Last week’s Le Journal Hebdomadaire featured a cover story about the brief but very tangled chapter of Scientology in the history of Morocco and, appropriately enough, Tangier. No doubt the magazine was motivated by The Ubiquitous One, his naive fiancee, and their newborn daughter named for a shiny little carriage with a fringe on top. After last year’s kookery cementing the fringe status of Scientology, Tom has worked hard this year to rehabilitate its global image. But here’s another kooky story.
It begins in 1968 when L. Ron Hubbard, rejected and under investigation within most territorial boundaries, took to the high seas and launched the "Sea Org" flotilla with 400 followers from the Greek island of Corfu. Because Commodore Hubbard favored a naval uniform that resembled too closely that of the military junta ruling Greece at the time, he was banned from Greek ports.
The flotilla roamed around the Mediterranean for a while, eventually coming to spend most of its time wandering up and down Morocco's Atlantic coast, from Tangier to Agadir.
In June 1971, when the flotilla was docked in Safi, a young American woman on board committed suicide. At the urging of her father, the US diplomatic corps in Morocco investigated and issued threats, but they were stonewalled by Hubbard and local municipal officials, who appeared to be protecting him and who had the young woman's body quickly buried in Safi.
The seeds of Scientology's quick rise and devastating fall in Morocco were sown the following month, when an attempt was made on the life of the Moroccan king at a wedding party in Skhirat. Hubbard claimed that his great invention, the "E-meter," could discern the internal mental attributes of people. This made it very enticing to Moroccan authorities seeking to determine the extent of the conspiracy against the king.
Now, before you begin to judge, remember that at present, millions of ill-informed bureaucrats (like lawyers, police officers, and businesspeople) continue to rely on the "polygraph," a very similar device whose ability to detect lies has been disproved numerous times. But sheriffs and CEOs alike still swear by its voodoo.
Hubbard got close to General Oufkir, the king's right-hand man charged with investigating the coup plot, identifying conspirators, and establishing the loyalty of each member of the armed forces. As Hubbard began supplying E-meters to the Moroccan secret service to aid in accomplishing this task, Scientology set up shop at their "land base": the Operation and Transport Corporation, Ltd., which occupied an office building on the road to the Tangier airport.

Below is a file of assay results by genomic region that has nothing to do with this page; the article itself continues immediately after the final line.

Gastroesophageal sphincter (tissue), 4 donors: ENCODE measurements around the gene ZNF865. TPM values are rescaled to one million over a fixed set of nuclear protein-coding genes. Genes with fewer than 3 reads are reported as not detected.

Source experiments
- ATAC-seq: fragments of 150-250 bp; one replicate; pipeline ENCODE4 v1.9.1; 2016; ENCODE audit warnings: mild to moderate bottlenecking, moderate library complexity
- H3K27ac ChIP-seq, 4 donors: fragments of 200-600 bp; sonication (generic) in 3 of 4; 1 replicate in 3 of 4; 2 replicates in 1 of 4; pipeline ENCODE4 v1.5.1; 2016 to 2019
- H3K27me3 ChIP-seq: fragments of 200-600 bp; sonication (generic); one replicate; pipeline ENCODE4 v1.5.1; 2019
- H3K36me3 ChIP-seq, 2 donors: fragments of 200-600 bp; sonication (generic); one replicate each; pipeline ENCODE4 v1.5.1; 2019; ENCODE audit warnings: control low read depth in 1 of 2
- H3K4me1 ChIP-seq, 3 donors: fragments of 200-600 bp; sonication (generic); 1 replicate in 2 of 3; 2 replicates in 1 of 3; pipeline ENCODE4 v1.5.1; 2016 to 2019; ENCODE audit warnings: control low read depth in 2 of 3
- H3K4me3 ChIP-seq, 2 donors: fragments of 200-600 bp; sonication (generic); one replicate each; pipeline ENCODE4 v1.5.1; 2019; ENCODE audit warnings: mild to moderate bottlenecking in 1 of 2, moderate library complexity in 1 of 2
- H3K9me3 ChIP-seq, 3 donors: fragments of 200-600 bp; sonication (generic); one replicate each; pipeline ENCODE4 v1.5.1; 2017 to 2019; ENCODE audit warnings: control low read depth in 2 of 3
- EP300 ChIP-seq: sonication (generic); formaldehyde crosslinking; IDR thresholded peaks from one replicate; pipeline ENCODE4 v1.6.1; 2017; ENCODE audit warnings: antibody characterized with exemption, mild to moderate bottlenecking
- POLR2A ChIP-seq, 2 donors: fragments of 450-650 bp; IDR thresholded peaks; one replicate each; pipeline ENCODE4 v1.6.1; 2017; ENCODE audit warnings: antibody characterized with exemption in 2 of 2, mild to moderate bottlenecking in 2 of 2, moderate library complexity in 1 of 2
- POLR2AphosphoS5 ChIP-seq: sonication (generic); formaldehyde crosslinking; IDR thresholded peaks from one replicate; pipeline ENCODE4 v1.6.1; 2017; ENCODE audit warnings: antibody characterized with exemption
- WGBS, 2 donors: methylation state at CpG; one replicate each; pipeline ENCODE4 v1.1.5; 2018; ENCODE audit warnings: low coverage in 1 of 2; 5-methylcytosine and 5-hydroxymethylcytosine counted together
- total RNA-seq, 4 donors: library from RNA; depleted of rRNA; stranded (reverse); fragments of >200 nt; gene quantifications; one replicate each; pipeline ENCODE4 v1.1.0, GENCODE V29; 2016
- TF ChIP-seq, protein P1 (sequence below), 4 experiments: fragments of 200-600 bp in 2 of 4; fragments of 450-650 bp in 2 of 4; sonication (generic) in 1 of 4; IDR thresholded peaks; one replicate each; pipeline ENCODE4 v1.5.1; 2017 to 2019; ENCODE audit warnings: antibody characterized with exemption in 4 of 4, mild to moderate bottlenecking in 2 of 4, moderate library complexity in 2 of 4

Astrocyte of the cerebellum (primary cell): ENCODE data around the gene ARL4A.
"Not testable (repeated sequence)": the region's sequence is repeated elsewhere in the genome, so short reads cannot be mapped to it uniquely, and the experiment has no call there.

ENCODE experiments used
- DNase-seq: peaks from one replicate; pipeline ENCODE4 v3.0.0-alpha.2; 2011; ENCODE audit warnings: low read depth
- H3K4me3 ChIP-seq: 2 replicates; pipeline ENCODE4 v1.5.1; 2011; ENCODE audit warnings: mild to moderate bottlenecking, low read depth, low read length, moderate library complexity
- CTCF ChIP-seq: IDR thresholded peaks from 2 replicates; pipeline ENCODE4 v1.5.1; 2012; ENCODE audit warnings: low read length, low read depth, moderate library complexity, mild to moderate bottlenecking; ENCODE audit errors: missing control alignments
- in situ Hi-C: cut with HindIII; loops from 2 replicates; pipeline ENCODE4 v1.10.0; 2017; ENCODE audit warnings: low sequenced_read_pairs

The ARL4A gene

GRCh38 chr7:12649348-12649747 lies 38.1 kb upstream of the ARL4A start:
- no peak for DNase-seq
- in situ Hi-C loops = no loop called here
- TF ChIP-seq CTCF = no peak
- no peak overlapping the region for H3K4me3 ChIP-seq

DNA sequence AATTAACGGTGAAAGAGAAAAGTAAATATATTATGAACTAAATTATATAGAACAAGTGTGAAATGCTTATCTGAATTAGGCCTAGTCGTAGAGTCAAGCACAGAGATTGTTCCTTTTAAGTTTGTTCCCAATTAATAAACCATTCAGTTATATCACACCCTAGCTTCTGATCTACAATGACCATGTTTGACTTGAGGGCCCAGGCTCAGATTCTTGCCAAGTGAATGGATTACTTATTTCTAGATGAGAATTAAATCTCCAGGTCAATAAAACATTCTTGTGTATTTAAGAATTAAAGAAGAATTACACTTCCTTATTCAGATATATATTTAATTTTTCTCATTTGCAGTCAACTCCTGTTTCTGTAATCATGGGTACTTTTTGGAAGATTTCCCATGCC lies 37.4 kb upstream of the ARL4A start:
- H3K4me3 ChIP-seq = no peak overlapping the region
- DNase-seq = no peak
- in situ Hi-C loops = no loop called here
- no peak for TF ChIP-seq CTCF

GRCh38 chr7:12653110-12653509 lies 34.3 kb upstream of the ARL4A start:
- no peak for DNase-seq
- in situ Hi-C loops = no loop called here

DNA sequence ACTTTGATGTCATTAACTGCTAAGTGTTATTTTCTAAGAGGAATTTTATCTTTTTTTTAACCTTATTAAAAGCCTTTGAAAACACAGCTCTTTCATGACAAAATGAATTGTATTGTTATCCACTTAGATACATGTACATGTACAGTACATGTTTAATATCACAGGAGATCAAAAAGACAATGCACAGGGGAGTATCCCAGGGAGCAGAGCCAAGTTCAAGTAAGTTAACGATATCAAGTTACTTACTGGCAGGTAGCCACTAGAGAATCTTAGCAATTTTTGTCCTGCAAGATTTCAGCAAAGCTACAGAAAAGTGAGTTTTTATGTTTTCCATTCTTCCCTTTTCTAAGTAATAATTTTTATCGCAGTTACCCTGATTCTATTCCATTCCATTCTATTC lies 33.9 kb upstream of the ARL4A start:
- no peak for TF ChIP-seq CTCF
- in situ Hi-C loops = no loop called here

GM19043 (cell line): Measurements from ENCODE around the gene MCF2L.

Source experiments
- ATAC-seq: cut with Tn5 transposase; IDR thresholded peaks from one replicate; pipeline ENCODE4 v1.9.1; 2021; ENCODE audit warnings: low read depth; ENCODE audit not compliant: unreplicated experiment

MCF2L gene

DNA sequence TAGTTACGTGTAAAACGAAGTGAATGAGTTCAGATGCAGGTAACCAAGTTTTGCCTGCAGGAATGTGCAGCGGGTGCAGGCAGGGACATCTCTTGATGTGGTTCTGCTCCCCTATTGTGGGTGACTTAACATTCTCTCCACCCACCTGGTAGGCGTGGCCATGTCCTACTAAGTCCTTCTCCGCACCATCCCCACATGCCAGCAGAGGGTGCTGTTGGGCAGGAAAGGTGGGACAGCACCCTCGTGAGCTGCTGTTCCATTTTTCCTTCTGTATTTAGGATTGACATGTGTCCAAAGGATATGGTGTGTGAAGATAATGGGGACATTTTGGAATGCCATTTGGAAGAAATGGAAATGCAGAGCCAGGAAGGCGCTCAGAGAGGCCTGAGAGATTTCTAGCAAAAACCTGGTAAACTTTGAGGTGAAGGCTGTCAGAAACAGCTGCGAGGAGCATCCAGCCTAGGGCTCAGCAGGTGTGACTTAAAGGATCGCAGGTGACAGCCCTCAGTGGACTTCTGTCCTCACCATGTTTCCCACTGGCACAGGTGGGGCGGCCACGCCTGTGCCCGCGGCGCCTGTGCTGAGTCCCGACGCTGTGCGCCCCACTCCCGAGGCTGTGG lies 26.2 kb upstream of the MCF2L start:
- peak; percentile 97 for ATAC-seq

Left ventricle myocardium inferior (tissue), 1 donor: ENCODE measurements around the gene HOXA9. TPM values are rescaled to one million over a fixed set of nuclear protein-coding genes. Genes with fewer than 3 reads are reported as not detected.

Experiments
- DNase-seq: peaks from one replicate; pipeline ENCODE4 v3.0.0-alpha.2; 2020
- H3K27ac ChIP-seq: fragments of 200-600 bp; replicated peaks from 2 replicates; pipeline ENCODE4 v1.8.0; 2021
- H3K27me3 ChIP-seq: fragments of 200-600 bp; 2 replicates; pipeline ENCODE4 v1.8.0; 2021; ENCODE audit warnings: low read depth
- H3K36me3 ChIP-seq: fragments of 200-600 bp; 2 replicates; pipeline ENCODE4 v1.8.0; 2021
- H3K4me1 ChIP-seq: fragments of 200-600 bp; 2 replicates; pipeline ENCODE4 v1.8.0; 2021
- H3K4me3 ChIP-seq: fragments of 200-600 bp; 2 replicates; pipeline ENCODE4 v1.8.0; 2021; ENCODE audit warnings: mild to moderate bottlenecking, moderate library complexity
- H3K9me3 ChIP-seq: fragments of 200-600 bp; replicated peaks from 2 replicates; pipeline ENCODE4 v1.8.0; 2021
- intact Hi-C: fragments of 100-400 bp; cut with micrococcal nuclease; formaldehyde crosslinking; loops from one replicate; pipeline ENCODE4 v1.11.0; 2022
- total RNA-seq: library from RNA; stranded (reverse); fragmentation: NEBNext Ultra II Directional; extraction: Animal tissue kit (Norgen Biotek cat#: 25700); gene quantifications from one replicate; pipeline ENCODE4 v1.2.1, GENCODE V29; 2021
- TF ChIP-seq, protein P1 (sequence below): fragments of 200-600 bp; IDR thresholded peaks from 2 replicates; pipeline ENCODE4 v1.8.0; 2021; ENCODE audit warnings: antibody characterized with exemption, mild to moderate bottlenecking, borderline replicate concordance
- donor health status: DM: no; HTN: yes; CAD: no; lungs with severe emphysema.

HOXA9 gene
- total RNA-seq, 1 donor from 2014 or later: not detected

The demise of Scientology Morocco came the following year, in August 1972, when a second major attempt was made on the life of the king. As the king was flying back from Europe, two Moroccan F-15 fighter jets opened fire on his plane. The king famously instructed his pilot to radio the fighter pilots and tell them that the king was dead and that the plane should be allowed to land so they could all celebrate. The fighter pilots were deceived. Once the king was safe on the ground a massive reprisal was launched. When General Oufkir was found guilty of leading the attempted coup, he and his followers were ruthlessly hunted down, along with their family members, friends, and acquaintances.
Hubbard and his followers were given 12 hours to get themselves and all they could carry onto the ferry to Lisbon. According to sources, up to 13 Tanjawis associated with the Scientologists might have been tortured and killed in the aftermath. All that remained of the Tangier "land base" was a pile of burned documents and some used furniture.
The story ends by proposing a final conspiracy. It appears that President Nixon and FBI strongman J. Edgar Hoover had been using Scientologists and the E-meter to ferret out Commies. The CIA had planted moles among the Scientologists in Morocco, and it's even rumored that the CIA was secretly backing Oufkir: in the days before the last coup attempt, he traveled back to his hometown of Tetouan and also passed through neighboring Tangier to meet with the Scientologists there.
Why would the US try to depose one of its most solid allies in the Arab world? According to some, President Ford was referring to the Oufkir affair when, in 1975, he confided to New York Times publisher Arthur Sulzberger that the CIA had recently done some unthinkable things, even the "attempted assassination of allies who had become burdensome."